(BVI PLATINUM) – All elected officials deserve to be hanged to death like Arthur William Hodge, over the deadlock of accepting $400M in loan guarantee from the United Kingdom (UK). Hodge was a slave owner of the BVI, who was hung in May 1811.
This call was made by Hon. Mark Vanterpool, Minister of Communications and Works, in an emotional plea during the debate of the Virgin Islands Recovery and Development Agency Act, 2018 on Friday night, May 23.
He asked the majority of legislators who are against the agency, “what is wrong with us?”
“I am not going back in slavery…The Arthur Hodge situation is right here. You don’t help the people and we are going to get hang. You are (backbenchers) laughing, you think I joking? It ain’t no joke; we here talking nonsense, the people will hang us. We are going to be the Arthur Hodges if we don’t help our people,” he said.
The Minister continued, “They need to hang us if we here talking stupidness about not taking the money…I am just telling you that if you don’t fix it you are going to get hang…because we here talking, talking and the people suffering, suffering and we don’t want to help.”
He told the House of Assembly that he agrees that there are issues and concerns with the Agency, some of which he also shares.
“But the first premise that I must stand on is that we need help. I am anxious to have that help and I will support this agency if that is the way we are going to get help; so that we can help our people to be able to get back on their feet.”
The Fourth District Representative said that it seems as if they have deteriorated into philosophical and historical arguments on the matter.
“It’s all good to bring some perspective into it, but at the end of the day our job, our responsibility is to find somewhere to help our people and get the country back on its feet…I don’t know what we are pretending, but I know from the bottom of my heart that we need help in the Virgin Islands right now.”
He further said, “Not tomorrow, not next year, not ten years from now. My people we need help right now in the Virgin Islands. No, no we do not need philosophy now, history lessons now, we need help. Let’s stop playing biggity.”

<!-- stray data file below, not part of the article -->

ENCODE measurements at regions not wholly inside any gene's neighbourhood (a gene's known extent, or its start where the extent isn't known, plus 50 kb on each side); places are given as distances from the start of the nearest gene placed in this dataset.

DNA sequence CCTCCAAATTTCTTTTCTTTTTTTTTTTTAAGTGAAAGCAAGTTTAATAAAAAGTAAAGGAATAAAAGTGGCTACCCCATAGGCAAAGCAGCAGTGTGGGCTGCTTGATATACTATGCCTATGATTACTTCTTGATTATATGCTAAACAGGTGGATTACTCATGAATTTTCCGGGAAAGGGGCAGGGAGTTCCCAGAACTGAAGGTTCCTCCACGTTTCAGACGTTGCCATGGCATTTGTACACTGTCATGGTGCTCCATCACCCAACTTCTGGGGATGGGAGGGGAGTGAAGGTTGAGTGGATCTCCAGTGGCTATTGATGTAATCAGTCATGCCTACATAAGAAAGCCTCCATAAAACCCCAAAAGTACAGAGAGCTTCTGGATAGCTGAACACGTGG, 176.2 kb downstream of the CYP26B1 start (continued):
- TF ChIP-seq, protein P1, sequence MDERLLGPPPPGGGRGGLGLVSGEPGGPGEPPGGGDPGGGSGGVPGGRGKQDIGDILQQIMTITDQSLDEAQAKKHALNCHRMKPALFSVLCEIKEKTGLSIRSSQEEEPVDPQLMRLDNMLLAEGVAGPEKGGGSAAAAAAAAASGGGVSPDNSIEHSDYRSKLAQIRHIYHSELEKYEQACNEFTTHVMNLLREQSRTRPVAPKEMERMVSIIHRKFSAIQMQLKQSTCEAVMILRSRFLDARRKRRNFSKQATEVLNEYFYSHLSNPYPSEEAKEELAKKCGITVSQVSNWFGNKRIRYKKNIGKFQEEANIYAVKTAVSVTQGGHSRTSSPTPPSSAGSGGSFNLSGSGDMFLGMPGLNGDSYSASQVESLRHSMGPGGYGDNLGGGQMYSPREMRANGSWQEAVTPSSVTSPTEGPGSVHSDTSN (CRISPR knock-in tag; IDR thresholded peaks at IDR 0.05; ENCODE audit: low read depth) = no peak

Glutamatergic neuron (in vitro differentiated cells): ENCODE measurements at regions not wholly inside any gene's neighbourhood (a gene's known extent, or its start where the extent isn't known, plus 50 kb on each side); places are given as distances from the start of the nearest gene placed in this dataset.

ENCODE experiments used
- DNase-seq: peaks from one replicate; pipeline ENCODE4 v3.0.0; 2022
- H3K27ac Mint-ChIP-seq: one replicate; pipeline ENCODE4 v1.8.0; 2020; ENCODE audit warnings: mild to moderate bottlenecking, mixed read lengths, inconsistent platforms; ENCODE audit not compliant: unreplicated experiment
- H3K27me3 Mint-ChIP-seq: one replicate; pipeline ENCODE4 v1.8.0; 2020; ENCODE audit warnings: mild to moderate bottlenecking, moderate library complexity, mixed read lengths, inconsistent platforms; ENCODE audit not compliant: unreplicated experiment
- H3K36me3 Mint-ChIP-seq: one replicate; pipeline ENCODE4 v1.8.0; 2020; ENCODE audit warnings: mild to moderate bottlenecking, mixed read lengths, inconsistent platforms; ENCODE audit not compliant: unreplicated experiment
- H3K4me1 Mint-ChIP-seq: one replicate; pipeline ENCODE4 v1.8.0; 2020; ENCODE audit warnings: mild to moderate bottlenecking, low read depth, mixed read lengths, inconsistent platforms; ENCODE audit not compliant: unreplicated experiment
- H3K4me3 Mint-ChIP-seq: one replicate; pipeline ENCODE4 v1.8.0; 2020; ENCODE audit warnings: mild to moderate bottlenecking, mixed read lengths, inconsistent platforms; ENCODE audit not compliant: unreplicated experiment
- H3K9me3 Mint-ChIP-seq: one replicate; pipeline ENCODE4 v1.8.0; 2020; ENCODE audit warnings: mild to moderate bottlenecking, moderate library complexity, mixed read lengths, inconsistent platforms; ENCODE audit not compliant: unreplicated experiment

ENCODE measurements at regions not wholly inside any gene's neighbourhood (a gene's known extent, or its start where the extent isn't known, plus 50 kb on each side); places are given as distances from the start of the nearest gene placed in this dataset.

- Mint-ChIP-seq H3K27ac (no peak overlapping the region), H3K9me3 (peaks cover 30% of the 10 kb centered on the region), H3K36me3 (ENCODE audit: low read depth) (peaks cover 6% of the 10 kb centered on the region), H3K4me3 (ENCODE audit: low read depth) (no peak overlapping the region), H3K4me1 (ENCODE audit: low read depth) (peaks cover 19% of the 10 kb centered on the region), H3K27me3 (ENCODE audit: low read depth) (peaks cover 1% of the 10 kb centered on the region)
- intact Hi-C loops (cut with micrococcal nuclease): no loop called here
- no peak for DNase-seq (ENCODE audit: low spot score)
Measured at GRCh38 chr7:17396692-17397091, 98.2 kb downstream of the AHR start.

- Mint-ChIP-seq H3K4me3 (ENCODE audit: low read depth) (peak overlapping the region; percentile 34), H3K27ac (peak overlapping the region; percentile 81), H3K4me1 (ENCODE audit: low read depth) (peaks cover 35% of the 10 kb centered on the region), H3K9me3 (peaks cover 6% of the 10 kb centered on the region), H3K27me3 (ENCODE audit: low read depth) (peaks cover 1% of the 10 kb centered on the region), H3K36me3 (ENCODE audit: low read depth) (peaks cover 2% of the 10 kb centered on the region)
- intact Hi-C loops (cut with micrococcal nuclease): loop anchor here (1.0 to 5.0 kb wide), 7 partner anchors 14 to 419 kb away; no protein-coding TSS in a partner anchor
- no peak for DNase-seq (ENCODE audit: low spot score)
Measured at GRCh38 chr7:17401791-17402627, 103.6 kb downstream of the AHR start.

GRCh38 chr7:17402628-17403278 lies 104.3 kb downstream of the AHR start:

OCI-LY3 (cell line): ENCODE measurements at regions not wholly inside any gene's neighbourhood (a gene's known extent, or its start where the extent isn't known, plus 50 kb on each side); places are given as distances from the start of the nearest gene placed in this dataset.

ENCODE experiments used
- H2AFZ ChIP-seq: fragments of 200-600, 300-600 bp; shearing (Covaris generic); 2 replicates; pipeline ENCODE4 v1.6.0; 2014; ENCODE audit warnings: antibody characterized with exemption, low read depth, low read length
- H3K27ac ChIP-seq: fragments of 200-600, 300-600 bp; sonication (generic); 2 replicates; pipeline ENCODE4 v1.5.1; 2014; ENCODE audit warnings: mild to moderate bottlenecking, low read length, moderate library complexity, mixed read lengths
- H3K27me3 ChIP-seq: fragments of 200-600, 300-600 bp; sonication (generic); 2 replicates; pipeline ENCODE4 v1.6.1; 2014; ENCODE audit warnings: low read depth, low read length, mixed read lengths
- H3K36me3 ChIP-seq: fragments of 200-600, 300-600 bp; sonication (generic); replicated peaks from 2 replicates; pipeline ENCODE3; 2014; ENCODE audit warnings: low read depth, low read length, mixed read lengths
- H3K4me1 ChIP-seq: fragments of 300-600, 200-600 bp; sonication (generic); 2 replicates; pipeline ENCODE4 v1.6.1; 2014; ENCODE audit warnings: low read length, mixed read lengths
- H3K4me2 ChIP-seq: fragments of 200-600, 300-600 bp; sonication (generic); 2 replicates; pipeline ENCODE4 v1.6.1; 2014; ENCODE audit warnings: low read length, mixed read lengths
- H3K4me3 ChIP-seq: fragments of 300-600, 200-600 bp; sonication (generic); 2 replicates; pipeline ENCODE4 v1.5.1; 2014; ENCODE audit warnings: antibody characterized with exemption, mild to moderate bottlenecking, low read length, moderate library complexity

Hon. Vanterpool asked what will he tell his people who are in need; “that we refused $400M?”
“I ain’t going up through Long Bush, Lower Estate and Huntums Ghut, and when the people look me in my face and ask for help, I ain’t going to tell them philosophically the British want to give us help…but we didn’t take it. Nonsense.”
“Nobody can take away my dignity, but I know when the time comes for help, to ask for help and that time is now,” he stated.
He told his colleagues that all who are rejecting the bill ought not to come to him about the need to fix roads and sewerage.
“Nobody don’t come tell me fix the roads; fix the sewerage; fix the water; I want water in Sea Cows Bay; I want roads in East End; roads in Carrot Bay. Yes, I agree with you, but don’t come telling me that and you here refusing money. Who you talking to man, I stupid or something?”
Hon. Vanterpool stressed, “We have in excess of $400M in our hands to help our people and we have become philosophical about it; we have become political about it; we have become historical about it and the people are out there wanting, wanting.”
Meanwhile, Hon. Vanterpool also shed tears when he recalled how Hon. Andrew Fahie, Opposition Leader fought for his people following the storm.
“I watched that man…And he hasn’t stopped,” Hon. Vanterpool said in tears.
The Minister said, “There are a lot of problems with people in this territory as a result of Irma and Maria, and it will continue to reveal itself if we don’t get up and give some atmosphere of hope.”
Hon. Vanterpool will continue with his contribution to the debate when the House resumes today.